Monday, October 19, 2009

A Tour of Calgary's Blue Cart Recycling Sorting Facility

Calgarians are recycling more than ever before thanks to the blue cart residential collection and community recycling depots.

All of these recycled materials go to the southeast, 80,000 square foot, material recovery facility - or sorting plant, which is owned by METRO Waste Paper Recovery Inc..

I paid a visit to the plant today to see how our recyclables are sorted and processed.

The City has collected approximately 30,000 tonnes of recyclable materials since April 2009 when blue cart service began service at households with fewer than four units. That's 30,000 tonnes that have been diverted from a landfill. It is also when recycling depots were converted so no sorting was required. Recycling volumes to date are on track to double the level from the previous year and it is expected the recycling numbers will continue to climb. Almost all of the materials collected through the blue cart residential service and community recycling depots are going to market to be recycled into new products.

“Calgarians have embraced The City’s recycling program and generally they are doing a great job recycling,” says Paula Magdich, Program Development Leader with Waste & Recycling Services. "We encourage them to keep recycling smart."

This means putting only materials in the blue carts and community depots that the sorting plant can handle says Magdich.

Acceptable materials include paper and cardboard, plastic containers labelled 1-7, food and beverage cans, aluminum foil and glass jars and bottles. Other items may be recyclable but do not belong in the blue carts or depots.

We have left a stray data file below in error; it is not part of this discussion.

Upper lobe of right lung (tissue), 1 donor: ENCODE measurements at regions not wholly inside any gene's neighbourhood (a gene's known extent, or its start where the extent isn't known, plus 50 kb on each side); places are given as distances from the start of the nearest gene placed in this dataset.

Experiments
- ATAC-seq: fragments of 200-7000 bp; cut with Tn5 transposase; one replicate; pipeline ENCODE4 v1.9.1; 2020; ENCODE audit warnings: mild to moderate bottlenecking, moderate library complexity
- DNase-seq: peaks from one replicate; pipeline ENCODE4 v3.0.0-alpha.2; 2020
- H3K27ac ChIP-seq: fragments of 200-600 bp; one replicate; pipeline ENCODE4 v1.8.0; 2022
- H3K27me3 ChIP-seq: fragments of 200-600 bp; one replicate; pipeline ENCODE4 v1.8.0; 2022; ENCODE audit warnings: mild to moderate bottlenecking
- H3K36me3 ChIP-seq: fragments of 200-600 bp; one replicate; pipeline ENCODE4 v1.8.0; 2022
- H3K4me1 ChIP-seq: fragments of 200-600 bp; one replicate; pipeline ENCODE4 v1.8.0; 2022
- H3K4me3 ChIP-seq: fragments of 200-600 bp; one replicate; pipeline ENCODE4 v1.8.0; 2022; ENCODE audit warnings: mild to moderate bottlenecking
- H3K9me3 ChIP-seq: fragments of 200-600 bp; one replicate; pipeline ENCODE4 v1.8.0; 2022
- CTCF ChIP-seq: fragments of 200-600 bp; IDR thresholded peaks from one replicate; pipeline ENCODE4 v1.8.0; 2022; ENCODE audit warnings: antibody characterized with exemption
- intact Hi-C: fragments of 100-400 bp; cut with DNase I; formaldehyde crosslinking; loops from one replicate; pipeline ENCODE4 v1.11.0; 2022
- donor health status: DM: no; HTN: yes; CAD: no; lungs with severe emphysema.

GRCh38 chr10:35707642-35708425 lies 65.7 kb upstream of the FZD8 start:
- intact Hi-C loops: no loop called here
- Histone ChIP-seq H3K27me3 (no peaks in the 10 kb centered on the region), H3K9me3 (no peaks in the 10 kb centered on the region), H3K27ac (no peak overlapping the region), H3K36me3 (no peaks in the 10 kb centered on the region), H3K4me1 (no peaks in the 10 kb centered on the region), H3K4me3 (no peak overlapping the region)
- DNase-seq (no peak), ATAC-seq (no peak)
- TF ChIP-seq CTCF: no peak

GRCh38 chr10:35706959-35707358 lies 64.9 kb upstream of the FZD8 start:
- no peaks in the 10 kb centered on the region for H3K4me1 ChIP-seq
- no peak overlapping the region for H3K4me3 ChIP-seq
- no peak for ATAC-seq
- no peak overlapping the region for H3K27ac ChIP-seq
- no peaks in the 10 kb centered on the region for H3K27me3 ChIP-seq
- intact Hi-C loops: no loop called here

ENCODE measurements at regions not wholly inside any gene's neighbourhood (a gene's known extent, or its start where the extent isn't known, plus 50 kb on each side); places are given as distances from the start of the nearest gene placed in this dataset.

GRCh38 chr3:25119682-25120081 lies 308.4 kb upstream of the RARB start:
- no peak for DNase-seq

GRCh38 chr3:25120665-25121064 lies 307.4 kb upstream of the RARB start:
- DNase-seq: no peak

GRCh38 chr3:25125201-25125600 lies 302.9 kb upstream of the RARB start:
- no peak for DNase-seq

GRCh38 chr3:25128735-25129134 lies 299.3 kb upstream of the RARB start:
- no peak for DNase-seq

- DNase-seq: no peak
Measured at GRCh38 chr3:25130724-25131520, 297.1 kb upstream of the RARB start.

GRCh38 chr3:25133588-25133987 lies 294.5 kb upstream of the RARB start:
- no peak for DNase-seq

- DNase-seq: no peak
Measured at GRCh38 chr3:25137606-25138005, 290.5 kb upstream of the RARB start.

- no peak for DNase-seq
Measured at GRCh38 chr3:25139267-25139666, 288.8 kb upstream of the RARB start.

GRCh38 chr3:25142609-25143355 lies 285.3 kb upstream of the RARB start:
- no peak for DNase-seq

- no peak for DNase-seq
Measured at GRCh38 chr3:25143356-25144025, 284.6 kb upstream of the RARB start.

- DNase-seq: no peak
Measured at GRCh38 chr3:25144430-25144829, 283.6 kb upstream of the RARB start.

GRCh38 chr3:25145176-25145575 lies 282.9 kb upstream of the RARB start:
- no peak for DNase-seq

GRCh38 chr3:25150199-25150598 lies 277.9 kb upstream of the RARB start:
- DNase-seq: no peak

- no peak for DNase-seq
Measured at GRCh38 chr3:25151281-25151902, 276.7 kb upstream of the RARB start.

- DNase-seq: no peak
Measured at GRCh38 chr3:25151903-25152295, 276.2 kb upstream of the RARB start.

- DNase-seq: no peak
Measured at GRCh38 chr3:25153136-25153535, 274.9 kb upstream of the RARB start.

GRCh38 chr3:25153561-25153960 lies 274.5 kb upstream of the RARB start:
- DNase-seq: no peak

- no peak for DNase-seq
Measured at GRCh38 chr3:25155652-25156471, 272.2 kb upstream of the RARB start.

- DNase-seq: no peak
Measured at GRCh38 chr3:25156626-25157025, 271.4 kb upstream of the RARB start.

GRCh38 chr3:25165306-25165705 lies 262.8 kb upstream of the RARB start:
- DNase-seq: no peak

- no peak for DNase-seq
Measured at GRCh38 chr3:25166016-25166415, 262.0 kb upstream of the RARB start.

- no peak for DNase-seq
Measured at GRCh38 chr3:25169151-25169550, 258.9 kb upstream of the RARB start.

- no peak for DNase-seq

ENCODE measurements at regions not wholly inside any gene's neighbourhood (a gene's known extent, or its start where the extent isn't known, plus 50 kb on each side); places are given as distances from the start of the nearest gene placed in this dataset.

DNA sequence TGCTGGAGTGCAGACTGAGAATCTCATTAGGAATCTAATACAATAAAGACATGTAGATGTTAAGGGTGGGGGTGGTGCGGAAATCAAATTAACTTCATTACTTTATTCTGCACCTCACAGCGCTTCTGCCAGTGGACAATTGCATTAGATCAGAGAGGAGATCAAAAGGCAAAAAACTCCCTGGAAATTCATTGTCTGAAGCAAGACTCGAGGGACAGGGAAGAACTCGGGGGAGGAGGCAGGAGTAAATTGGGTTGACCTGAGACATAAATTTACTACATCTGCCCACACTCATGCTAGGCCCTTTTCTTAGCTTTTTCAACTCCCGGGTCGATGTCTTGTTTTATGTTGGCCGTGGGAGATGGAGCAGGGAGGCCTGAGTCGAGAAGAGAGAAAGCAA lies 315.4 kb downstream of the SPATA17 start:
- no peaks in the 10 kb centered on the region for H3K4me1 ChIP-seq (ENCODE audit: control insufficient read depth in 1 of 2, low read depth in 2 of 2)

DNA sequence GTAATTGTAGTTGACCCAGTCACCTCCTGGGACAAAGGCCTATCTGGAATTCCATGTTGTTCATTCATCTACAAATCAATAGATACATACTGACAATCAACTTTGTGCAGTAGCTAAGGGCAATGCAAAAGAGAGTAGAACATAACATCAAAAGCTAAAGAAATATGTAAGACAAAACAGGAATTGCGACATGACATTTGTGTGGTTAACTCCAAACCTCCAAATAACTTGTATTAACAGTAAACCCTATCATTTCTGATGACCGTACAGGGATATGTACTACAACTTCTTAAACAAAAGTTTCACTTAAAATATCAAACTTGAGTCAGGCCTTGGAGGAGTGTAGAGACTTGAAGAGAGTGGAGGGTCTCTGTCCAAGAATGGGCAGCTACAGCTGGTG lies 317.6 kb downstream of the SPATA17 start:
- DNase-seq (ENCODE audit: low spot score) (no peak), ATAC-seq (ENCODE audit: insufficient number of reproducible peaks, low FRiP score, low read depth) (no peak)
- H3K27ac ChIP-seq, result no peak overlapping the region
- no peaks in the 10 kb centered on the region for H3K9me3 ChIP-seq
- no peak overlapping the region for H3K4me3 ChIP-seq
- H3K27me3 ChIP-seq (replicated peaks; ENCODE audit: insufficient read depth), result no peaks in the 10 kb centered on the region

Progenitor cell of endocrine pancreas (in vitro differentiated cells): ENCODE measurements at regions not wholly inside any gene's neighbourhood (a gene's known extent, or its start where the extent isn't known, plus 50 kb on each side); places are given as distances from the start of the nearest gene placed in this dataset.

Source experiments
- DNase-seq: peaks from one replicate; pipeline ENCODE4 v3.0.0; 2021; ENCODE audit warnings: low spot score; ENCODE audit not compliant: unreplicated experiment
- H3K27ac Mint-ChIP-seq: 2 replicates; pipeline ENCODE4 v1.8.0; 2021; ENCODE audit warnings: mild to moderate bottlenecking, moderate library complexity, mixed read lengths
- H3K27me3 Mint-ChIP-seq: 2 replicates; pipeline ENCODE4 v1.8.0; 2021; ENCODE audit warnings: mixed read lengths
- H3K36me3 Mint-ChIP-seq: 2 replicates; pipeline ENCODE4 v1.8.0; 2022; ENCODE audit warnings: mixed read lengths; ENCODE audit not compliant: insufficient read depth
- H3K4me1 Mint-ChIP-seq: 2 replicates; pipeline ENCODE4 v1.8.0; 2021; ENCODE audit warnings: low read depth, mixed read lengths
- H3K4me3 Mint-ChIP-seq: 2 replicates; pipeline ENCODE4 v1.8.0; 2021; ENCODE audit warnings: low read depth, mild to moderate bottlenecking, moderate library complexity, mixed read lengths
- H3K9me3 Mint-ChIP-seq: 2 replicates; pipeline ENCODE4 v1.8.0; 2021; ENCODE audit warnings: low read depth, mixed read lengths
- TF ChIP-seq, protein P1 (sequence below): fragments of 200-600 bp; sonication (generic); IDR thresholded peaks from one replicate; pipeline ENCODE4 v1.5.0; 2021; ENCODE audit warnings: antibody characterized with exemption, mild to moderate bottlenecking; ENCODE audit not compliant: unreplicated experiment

Bill Stitt, Vice President of METRO Waste Paper Recovery Inc., which owns and operates the recycling sorting facility, says the plant was only designed to process those specific materials. “Items such as coat hangers, scrap metal and propane tanks can potentially damage the equipment or injure one of our workers,” says Stitt. “While most of the plant is automated, our employees still have to remove unacceptable items by hand.”

Some of the things that I saw at the plant during my brief tour were frying pans (lots of frying pans), a radiator, a broken power drill (that you can see a person retrieve from a conveyor belt in the video), dirty engine oil, hypodermic needles, saw blades and yes, even a kitchen sink (seriously - although it may have been a bathroom sink - either way there was a sink!). These items clog the machine and cause stoppages to the conveyor belts about six to 10 times an hour. These heavy, sharp and dirty materials can also be harmful to the workers.

Calgarians can visit to learn more about what materials are accepted in blue carts and community recycling depots as well as where they can drop off other items such as electronics, paint and household chemicals.

Magdich says that the blue cart residential collection and community recycling depots are part of The City's 80/20 by 2020 plan. The goal is to divert 80 per cent of Calgary's waste from landfills by the year 2020.

Watch this video to see a tour of Metro's material recovery facility (recycling sorting plant).

1 comment:

  1. Through recycling process we are able to utilize the waste materials and unused products and give them a good recognize shape. Most probably in different sectors we have found the process of recycling and most probably to protect environment we need the support of recycling products.